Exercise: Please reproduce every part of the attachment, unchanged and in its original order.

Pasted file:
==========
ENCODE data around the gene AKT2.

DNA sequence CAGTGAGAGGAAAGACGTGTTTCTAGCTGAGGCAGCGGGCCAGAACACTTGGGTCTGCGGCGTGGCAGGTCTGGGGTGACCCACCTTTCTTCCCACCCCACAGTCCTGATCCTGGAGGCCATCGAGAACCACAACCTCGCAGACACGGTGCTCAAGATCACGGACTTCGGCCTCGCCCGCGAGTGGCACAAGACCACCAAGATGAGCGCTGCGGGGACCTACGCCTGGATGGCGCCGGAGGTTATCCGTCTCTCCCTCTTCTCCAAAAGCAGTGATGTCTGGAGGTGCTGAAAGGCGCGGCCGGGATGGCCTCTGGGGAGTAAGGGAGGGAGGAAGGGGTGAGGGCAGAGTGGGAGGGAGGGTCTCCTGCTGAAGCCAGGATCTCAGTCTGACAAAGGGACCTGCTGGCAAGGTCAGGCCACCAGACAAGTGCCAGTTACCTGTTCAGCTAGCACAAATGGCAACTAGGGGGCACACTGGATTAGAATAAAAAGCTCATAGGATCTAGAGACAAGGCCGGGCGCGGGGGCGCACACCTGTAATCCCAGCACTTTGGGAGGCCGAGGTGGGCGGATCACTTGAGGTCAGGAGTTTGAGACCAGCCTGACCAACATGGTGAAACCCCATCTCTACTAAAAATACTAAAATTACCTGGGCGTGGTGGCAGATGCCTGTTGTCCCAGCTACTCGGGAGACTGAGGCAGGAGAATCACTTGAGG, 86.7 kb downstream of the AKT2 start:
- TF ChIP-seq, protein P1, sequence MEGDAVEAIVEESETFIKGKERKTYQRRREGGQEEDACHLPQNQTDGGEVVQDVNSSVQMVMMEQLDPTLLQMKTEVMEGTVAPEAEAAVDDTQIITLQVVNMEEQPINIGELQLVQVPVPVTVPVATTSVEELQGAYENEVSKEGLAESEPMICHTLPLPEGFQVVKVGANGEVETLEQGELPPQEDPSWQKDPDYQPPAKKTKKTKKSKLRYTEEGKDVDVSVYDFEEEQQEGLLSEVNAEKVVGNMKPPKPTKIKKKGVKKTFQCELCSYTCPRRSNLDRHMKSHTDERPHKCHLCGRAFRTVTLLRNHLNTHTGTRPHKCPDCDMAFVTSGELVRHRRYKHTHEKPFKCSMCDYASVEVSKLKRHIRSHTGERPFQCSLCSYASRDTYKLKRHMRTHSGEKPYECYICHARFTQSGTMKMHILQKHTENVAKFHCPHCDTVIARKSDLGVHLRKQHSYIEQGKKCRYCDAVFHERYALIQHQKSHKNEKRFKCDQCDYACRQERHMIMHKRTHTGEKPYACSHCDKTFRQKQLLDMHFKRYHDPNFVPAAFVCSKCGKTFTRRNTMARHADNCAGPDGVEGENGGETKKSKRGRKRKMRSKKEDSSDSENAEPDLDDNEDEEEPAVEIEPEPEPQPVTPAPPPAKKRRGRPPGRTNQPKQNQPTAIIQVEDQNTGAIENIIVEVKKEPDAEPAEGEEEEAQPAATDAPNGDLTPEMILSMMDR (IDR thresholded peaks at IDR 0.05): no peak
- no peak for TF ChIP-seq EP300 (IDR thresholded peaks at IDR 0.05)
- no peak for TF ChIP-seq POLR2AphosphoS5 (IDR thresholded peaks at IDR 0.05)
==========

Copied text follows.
ENCODE data around the gene AKT2.

DNA sequence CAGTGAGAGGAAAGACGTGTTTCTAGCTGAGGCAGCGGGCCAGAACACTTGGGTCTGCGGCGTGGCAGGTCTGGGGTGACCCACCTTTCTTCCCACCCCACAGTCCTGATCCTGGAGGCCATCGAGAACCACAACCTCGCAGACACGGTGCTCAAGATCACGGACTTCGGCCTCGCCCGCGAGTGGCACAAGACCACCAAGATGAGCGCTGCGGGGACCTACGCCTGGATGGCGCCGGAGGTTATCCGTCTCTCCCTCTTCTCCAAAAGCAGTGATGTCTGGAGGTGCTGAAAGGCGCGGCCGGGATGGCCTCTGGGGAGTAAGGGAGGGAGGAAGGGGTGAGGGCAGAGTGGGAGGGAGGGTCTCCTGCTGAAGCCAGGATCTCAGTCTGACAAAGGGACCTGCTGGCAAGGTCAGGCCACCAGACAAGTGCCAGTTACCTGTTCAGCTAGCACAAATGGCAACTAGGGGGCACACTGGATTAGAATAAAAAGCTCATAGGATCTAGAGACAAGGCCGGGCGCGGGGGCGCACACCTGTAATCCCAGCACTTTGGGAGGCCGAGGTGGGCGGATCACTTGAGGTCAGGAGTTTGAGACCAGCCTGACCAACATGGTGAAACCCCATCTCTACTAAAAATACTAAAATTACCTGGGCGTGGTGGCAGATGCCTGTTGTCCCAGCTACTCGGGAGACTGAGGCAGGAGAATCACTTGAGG, 86.7 kb downstream of the AKT2 start:
- TF ChIP-seq, protein P1, sequence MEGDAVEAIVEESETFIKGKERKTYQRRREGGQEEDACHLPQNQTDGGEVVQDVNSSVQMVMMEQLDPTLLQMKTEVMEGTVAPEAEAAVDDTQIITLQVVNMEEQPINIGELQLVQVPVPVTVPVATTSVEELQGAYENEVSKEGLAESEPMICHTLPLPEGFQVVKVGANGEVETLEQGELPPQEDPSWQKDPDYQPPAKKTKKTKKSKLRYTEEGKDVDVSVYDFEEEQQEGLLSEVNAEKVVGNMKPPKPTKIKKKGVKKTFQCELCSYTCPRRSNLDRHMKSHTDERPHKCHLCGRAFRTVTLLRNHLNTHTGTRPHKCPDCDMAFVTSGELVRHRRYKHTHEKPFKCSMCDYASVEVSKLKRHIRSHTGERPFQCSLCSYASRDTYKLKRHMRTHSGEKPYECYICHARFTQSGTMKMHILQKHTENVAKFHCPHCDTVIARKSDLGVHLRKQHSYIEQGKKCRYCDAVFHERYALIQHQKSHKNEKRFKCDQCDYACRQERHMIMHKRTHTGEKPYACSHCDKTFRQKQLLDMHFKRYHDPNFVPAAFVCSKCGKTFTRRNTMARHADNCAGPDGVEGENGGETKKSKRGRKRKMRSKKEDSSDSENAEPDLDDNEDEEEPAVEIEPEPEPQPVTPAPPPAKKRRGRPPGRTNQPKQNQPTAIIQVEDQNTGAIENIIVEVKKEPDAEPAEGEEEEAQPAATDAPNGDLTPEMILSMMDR (IDR thresholded peaks at IDR 0.05): no peak
- no peak for TF ChIP-seq EP300 (IDR thresholded peaks at IDR 0.05)
- no peak for TF ChIP-seq POLR2AphosphoS5 (IDR thresholded peaks at IDR 0.05)